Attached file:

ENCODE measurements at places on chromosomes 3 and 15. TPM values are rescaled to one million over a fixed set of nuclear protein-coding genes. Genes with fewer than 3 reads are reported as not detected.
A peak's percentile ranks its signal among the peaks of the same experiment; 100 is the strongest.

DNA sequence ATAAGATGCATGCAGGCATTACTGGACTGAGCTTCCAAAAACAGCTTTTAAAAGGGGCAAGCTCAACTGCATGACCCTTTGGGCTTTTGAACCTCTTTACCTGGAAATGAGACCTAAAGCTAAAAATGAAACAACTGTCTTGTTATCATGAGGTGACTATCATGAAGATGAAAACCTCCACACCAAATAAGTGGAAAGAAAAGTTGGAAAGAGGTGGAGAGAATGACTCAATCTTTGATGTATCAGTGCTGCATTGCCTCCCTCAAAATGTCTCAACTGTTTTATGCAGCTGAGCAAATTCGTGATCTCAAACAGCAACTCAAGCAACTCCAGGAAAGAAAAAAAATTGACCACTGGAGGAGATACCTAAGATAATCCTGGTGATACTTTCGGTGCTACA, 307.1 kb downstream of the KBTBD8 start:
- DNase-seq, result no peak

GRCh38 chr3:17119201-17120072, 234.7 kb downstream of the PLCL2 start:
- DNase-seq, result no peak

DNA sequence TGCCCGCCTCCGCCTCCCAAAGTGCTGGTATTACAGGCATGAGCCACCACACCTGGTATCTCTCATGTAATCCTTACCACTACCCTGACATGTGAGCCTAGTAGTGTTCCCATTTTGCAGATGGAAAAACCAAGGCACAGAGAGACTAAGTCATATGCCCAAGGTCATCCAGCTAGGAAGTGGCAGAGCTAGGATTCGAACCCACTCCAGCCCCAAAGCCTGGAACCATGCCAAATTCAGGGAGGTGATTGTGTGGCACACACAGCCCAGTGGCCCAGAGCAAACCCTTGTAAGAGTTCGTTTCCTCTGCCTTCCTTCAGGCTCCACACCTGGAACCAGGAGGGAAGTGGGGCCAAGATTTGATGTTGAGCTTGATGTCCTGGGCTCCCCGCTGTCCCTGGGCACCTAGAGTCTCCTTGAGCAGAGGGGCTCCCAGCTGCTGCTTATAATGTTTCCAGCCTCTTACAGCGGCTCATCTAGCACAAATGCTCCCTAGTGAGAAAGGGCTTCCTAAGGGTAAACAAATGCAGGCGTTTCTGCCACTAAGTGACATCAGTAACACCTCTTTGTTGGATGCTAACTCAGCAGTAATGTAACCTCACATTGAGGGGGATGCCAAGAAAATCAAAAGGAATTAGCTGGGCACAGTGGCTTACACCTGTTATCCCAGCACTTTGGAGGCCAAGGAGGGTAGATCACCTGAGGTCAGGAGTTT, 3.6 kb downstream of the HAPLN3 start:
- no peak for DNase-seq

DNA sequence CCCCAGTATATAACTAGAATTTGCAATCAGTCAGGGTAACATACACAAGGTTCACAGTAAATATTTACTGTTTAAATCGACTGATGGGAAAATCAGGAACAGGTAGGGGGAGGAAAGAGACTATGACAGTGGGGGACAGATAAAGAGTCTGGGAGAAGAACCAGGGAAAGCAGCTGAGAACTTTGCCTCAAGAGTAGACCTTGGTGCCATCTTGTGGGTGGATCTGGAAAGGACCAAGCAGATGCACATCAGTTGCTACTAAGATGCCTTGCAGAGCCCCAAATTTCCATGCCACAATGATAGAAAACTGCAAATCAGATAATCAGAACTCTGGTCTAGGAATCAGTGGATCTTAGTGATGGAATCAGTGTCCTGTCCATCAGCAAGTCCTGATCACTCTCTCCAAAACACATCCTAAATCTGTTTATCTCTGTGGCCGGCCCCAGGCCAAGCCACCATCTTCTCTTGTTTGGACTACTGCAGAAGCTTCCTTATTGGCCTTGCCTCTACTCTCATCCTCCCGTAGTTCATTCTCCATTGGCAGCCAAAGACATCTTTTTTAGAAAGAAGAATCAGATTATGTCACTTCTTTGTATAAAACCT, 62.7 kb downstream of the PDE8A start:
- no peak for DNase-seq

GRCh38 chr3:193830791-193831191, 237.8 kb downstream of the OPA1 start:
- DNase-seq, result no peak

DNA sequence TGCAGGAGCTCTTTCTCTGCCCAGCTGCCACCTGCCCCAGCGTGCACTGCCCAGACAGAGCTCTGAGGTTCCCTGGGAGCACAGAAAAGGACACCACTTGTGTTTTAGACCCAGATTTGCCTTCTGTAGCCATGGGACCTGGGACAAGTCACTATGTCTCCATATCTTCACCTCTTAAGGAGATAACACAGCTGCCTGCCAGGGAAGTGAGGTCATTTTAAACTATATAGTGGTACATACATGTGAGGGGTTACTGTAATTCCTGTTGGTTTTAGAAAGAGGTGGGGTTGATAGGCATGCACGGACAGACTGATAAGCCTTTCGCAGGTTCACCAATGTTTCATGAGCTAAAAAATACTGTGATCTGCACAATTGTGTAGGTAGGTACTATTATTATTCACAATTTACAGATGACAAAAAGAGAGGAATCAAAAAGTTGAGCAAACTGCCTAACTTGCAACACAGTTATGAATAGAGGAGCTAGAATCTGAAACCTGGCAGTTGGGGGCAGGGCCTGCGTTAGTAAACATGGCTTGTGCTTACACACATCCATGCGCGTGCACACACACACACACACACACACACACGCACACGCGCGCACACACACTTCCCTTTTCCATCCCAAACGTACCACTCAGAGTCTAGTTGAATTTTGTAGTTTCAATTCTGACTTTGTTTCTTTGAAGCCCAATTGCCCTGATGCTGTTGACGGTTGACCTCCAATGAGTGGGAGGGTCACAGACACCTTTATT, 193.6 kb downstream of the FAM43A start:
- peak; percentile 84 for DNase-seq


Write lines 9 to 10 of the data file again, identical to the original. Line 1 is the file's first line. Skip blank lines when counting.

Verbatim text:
DNA sequence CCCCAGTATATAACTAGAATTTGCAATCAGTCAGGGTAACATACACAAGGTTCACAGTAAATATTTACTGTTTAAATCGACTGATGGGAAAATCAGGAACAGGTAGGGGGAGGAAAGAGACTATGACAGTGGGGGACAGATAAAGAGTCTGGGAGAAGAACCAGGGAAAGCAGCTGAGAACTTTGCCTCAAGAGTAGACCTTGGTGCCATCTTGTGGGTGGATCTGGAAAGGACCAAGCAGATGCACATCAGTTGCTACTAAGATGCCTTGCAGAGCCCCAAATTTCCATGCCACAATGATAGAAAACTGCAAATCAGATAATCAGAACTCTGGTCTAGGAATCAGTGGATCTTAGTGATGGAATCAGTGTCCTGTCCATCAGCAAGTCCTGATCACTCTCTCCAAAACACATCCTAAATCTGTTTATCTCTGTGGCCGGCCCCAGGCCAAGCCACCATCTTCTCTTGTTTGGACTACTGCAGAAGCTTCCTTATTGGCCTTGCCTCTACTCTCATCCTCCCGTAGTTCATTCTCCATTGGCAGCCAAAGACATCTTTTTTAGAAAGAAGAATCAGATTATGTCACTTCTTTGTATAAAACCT, 62.7 kb downstream of the PDE8A start:
- no peak for DNase-seq